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Silent Running (Douglas Trumball)

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message 1: by Alex DeLarge (new)

Alex DeLarge | 342 comments Mod
I haven't seen this in many years but it had the golden glow of nostaligia enlightening my I tried to remain nuetral and judge the film on its merits. And was actually very surprised! Though the opening credit sequence is like a National Geographic special (or Terrance Malik Film) and the two Joan Baez songs were like fingernails on a chalkboard, I think the seed of this film has grown into a beautiful flower over time.

SILENT RUNNING (Douglas Trumball, 1972, USA) Freeman Lowell casts adrift humanity’s final message in a bottle, a geodesic dome that contains Earth’s anachronistic untainted beauty, a prescient missive to all intelligent beings that rape their environment. In 1777, the fate of a young nation struggled in the cold of Valley Forge; now, the destiny of the human race is fought in the cold dark recesses of space upon a ship bearing the hallowed namesake. Director Douglas Trumball was responsible for the special effects in two of the greatest science fiction films ever created: 2001 and BLADE RUNNER. The set design of the Valley Forge is the template for Ridley Scott’s Nostromo: the bridge a functional design and not a flashy space opera spectacle. Though the science is questionable: Why seed these geodesic domes in deep space? Wouldn’t it be more economic to orbit them around the moon, a ellipses (1 A.U.) about the sun, or build them on Earth? As the film begins, is there enough sunlight 8,933,750,00 miles from Sol to sustain these domes? How is life sustained on earth without any plant life? But Trumball is more concerned with the inner spectacle, with examining human nature, its faults and strengths, and the slow decay of the mind in isolation devoured by remorse and regret. Bruce Dern’s powerful performance carries the narrative burden, a one-man tour-de-force that evokes compassion and sadness as he descends into the darkness of inner space. The two drones Huey and Dewey display a few subtle gestures that grace them with an electric soul: they tap their toes in impatience and, while playing cards, out-cheat their creator. The film is full of these tiny flourishes and details that add depth and realism, though the Joan Baez music is teeth grinding. Lowell murders his companions and hijacks the precious cargo, running silent through the nebulous rings of Saturn, sharing paradise with his programmed creations. When “rescued”, Lowell succumbs to the schizophrenia that divides his peaceful nature and disappears in a brilliant flash of silent light. But his message remains free of human bondage. (B)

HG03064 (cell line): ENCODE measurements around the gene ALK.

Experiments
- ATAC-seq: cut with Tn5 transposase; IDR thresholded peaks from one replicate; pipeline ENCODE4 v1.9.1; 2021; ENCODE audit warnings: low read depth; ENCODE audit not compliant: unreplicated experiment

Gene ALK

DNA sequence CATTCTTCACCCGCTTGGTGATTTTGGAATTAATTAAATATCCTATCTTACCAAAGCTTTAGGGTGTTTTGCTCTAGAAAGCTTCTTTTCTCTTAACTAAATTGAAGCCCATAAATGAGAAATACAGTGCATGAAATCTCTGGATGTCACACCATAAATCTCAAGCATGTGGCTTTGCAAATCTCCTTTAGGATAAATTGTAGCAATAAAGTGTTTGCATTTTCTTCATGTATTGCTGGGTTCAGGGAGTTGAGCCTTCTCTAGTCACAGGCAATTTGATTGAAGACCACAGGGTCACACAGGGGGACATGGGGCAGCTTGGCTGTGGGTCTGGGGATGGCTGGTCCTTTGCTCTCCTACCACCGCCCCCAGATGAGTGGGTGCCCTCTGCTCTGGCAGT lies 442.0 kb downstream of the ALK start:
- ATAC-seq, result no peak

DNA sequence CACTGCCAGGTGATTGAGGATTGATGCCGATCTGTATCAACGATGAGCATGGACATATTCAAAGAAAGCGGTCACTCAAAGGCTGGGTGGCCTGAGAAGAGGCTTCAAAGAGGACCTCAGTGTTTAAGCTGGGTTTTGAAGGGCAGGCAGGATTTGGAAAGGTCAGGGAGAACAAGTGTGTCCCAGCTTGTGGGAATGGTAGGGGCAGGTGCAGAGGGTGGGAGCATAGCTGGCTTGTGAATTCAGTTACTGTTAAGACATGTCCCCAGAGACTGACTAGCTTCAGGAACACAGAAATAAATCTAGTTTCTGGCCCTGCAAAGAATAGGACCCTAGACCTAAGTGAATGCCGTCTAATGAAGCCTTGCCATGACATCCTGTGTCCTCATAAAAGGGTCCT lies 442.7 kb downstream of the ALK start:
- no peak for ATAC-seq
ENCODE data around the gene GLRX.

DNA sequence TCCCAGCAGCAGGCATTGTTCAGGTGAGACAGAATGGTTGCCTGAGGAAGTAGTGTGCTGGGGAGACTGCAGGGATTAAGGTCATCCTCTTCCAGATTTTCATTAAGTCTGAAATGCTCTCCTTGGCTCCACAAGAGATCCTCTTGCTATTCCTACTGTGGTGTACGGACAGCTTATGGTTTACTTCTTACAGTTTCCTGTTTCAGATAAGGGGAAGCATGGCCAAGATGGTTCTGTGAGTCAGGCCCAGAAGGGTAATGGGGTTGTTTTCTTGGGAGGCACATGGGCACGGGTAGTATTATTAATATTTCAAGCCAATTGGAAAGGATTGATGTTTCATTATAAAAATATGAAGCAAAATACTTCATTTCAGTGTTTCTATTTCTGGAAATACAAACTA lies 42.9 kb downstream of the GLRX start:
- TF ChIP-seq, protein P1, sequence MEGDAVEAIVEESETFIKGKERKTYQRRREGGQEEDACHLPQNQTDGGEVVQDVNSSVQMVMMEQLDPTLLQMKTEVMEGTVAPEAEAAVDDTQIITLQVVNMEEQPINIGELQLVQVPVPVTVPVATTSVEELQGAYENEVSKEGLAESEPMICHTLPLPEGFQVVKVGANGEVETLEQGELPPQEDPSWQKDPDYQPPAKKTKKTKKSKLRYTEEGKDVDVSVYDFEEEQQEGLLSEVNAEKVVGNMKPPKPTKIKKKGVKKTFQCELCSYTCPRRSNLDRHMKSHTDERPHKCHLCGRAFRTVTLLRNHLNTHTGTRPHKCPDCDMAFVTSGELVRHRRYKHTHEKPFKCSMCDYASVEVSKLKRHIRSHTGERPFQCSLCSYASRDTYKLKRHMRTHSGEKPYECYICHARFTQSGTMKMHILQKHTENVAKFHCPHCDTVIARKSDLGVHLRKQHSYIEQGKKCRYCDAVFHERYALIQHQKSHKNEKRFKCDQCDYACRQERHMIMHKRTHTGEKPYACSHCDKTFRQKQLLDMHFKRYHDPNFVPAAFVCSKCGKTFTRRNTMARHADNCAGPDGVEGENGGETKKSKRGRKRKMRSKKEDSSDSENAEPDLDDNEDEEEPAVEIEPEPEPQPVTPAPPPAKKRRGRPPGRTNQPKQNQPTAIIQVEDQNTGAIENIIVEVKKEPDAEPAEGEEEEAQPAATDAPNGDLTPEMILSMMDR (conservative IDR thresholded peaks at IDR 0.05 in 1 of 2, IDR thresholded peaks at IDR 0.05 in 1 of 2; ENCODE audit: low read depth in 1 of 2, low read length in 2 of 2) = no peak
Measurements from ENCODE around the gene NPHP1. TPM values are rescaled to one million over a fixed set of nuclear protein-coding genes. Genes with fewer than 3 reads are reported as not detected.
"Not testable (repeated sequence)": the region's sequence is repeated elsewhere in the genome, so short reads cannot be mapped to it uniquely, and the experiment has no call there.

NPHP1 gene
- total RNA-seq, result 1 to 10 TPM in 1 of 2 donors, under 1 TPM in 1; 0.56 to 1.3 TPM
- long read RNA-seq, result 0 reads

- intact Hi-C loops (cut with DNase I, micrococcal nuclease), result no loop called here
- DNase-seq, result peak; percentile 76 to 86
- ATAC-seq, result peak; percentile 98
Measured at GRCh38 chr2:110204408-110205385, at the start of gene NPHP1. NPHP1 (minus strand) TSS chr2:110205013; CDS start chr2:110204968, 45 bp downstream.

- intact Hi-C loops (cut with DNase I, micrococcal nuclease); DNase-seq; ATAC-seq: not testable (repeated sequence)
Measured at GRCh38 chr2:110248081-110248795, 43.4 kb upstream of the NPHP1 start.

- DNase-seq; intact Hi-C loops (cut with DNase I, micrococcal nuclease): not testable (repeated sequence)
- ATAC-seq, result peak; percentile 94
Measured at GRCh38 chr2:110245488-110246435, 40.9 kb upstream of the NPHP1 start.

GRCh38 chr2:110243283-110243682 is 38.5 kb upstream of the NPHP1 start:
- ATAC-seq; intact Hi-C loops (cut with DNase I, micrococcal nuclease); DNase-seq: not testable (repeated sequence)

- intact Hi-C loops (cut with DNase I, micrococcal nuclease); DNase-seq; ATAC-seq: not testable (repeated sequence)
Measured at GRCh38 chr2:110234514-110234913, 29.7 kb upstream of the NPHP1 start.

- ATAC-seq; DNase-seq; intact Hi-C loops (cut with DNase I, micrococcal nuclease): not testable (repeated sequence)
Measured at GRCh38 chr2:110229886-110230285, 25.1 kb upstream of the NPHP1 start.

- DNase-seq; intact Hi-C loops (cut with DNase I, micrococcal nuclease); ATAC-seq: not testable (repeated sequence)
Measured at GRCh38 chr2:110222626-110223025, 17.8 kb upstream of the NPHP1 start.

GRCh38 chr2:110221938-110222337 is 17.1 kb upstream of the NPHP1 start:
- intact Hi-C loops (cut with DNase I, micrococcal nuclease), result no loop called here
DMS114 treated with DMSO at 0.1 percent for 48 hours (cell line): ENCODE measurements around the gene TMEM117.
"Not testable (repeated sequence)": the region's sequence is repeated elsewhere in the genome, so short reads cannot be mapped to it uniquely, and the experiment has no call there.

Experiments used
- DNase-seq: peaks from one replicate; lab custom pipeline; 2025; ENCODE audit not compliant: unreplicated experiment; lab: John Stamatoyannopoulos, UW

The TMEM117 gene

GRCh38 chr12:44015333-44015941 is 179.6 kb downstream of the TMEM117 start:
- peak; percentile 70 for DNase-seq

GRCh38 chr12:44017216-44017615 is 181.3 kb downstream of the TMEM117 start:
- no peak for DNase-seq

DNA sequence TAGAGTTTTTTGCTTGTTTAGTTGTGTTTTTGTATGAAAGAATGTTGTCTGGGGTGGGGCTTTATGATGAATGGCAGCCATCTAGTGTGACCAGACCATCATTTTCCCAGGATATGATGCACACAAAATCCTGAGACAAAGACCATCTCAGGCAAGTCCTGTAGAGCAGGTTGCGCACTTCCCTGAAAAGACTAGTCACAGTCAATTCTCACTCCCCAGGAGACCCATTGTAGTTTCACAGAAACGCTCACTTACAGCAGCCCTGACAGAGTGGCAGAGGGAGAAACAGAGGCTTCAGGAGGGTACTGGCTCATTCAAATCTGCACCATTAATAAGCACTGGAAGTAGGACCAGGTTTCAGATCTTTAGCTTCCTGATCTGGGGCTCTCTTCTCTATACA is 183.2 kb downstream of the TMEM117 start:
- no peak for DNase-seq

message 2: by Manuel (new)

Manuel | 144 comments I actually really liked the Joan Baez songs when I first saw this movie on the late late show one Saturday night in the mid 70s during my jr high school days.

Funny how certain music takes me back to emotional moments in my discovery and love of old science fiction movies. Beethoven's 6th symphony "The Pastoral" does the same thing for another movie dealing with environmental conscience awakening from the same era; Soylent Green.

The science in this movie doesn't make sense. The last of Earth's forests floating in deep space in giant domes anchored to huge space ships. I have always thought it would be easier and cheaper to maintain the precious cargo on or near Earth.

In any case our hero Lowell sacrifices his fellow crew members when they willingly start to destroy the domes so they can return to Earth. They no longer recognize the benefit to maintain a few plants.

Ironically, just as the crew believes they no longer need the environment; Lowell believes he no longer needs human companionship. In his long and lonely crusade to defend the forests he gradually learns he does need some sort of companionship and social interaction; to me this is where the movie really gets interesting and what he does to relieve his loneliness.

message 3: by Alex DeLarge (new)

Alex DeLarge | 342 comments Mod
Great insight Manuel! The film focuses upon Earth's nature & Human nature.

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